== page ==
Tucked away in her suitcase as she left the country’s commercial capital Lagos for Paris last week was a copy of Nigerian author Amos Tutuola’s 1954 novel “My Life in the Bush of Ghosts.”
“It’s about a child who has to flee his village because of war and goes into this magical place called ‘the bush’, a mystical place in Yoruba mythology where all the ghosts and spirits live,” the 38-year-old Spanish photographer said.
De Middel was in Nigeria for the fourth edition of Lagos Photo, the annual festival that increasingly attracts some of the biggest names in world photography.
This year her celebrated “The Afronauts” was shown alongside new works by Cameroon’s Samuel Fosso, known for taking chameleon-like photos of himself dressed as a range of figures from black African and American life.
The former newspaper photographer is finding her own voice in the art world, blurring the lines between fact and fiction with the aim of taking people out of their comfort zone.
“The Afronauts” was born as she surfed the Internet one day and stumbled across an article on an improbable space program mounted by Zambia in 1964.
“I realized straight away that it was an incredible story that allowed me to give a different point of view about Africa” beyond the old stereotypes of war and famine, she said.
The result was a self-published book featuring photographs of African astronauts in colorful space suits, compiled with letters and articles from the time.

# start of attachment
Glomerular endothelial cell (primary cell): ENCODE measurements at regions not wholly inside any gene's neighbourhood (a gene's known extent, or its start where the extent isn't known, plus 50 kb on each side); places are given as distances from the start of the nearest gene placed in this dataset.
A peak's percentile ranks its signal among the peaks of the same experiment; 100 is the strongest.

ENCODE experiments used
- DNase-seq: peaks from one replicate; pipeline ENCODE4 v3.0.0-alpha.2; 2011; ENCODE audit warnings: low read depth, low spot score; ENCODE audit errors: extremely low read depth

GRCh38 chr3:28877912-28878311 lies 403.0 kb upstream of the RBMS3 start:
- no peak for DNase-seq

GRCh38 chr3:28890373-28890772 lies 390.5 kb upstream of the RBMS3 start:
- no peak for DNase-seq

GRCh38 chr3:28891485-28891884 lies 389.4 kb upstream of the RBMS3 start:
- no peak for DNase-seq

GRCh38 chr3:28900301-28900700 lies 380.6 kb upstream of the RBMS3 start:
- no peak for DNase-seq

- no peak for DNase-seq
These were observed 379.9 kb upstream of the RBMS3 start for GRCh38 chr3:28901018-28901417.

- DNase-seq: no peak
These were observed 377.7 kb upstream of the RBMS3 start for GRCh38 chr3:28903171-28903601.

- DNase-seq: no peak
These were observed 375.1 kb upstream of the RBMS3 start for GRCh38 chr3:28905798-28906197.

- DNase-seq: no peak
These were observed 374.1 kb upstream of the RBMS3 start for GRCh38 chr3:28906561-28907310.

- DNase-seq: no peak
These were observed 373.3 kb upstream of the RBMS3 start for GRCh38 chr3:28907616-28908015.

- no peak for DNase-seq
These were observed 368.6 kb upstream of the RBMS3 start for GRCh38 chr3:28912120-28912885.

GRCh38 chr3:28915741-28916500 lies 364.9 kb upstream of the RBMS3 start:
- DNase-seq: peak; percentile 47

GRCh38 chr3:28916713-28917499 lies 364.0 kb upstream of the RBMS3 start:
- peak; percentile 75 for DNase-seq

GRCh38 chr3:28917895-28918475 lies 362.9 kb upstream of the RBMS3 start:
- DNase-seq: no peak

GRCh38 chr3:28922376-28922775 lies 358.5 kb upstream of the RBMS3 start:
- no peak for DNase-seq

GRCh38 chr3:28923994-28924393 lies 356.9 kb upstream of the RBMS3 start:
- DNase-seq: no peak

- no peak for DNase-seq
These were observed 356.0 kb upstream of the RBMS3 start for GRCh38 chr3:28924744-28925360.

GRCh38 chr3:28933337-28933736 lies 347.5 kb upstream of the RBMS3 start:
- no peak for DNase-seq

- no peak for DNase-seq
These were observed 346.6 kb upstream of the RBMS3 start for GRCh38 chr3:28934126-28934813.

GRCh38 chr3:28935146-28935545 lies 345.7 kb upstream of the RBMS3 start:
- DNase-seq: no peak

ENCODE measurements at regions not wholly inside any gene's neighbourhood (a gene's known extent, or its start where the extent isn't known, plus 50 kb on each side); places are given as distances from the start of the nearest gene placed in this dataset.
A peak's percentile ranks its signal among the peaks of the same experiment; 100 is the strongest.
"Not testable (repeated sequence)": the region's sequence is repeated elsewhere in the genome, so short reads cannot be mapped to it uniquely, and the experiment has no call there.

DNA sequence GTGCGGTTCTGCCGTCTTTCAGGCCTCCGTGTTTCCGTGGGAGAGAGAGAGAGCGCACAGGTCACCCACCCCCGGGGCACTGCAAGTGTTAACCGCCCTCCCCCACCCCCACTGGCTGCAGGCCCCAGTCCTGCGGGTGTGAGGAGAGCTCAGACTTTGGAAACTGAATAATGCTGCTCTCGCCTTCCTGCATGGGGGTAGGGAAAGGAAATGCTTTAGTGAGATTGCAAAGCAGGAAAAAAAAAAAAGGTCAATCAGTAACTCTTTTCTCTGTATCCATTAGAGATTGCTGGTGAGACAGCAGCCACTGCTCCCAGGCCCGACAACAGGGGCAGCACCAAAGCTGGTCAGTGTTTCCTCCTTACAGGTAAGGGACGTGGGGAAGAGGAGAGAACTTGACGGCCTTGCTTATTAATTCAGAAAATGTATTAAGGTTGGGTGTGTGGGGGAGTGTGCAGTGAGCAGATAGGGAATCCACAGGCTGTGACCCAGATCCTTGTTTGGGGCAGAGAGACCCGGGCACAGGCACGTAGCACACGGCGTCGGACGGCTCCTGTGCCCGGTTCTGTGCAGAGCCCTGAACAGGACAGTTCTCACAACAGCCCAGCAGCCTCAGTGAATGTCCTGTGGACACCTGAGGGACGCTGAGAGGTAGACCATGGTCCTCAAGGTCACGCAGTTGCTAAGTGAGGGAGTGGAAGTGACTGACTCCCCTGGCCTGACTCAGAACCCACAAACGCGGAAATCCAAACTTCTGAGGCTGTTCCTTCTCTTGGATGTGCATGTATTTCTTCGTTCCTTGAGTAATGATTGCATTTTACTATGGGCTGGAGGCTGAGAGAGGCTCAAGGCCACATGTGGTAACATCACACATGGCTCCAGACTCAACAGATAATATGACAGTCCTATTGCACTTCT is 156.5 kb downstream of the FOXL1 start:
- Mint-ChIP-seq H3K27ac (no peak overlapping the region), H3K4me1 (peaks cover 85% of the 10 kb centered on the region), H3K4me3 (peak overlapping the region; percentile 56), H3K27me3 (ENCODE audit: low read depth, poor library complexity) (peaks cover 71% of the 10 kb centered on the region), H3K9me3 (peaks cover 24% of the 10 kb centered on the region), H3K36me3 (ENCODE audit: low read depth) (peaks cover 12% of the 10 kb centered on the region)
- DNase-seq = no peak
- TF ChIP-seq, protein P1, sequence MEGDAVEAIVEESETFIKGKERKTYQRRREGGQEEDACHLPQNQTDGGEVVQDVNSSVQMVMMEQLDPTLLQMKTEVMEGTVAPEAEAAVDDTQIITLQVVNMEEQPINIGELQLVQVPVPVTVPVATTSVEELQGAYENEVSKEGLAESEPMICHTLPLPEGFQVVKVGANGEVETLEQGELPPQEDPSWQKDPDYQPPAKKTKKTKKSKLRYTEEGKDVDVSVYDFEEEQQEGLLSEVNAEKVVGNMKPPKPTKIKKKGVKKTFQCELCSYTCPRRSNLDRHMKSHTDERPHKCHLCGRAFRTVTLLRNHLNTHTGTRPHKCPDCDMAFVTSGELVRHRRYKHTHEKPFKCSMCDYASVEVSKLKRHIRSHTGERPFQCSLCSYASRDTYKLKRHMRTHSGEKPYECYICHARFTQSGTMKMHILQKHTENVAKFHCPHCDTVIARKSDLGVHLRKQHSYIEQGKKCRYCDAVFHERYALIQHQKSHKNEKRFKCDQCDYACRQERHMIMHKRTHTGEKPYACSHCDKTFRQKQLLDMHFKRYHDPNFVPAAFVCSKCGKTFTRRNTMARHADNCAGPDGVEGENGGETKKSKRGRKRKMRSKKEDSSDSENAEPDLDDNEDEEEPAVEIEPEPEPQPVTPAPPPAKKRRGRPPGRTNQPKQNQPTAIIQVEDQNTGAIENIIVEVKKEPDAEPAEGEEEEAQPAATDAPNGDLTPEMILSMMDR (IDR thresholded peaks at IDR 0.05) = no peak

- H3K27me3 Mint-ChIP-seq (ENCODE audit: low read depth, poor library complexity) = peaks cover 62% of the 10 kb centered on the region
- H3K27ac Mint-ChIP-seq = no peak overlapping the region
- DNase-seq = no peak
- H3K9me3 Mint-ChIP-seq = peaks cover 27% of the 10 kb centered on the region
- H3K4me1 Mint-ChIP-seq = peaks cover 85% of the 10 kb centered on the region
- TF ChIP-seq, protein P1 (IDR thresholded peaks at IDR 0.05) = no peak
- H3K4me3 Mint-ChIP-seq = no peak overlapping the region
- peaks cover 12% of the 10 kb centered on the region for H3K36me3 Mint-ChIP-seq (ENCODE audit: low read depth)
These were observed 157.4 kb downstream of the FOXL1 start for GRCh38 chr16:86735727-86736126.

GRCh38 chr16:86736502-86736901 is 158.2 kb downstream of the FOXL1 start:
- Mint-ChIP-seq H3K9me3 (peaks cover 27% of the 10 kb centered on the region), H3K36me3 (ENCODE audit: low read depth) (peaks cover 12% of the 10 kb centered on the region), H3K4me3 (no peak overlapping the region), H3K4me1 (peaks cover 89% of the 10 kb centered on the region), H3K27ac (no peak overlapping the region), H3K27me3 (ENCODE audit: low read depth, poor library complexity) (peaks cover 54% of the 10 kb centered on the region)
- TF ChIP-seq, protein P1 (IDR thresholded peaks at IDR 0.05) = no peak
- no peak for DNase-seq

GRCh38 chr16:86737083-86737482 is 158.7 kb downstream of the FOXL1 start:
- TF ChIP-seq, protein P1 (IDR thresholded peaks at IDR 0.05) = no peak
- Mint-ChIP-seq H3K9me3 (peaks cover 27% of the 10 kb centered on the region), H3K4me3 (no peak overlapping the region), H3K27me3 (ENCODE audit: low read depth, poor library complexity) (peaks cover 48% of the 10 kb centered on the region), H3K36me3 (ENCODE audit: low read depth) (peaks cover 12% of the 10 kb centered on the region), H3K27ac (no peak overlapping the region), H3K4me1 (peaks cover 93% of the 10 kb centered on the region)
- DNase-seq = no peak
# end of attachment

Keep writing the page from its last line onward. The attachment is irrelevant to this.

One thousand copies of the book were quickly snapped up, helped by the backing of leading British photographer and collector Martin Parr.
“The Afronauts” has now been shown about 20 times across the globe and won its creator the prestigious International Center of Photography (ICP) prize in New York and a nomination for the 2013 Deutsche Boerse award.
A film, co-produced with the Catalan photographer and documentary maker Pep Bonet, is currently in the works.
Every overseas showing has been a chance for De Middel to explore new ideas, as in China where she came back with “Party,” her own version of Mao Zedong’s “Little Red Book.”
De Middel said the compilation, which was shown at at the annual Paris Photo festival (November 14-17) , was “an adaptation of the communist bible,” containing extracts from Chairman Mao’s book and scenes of modern everyday life in the Asian giant.
She admitted, though, that globe-trotting has taken its toll — not least on where she now calls “home.”
“I’m based in London but I haven’t spent more than 20 days there this year,” she said over tea in a Lagos hotel.
But living out of a suitcase could yet be profitable, as the sketches and doodles in her precious notebooks magically come to life.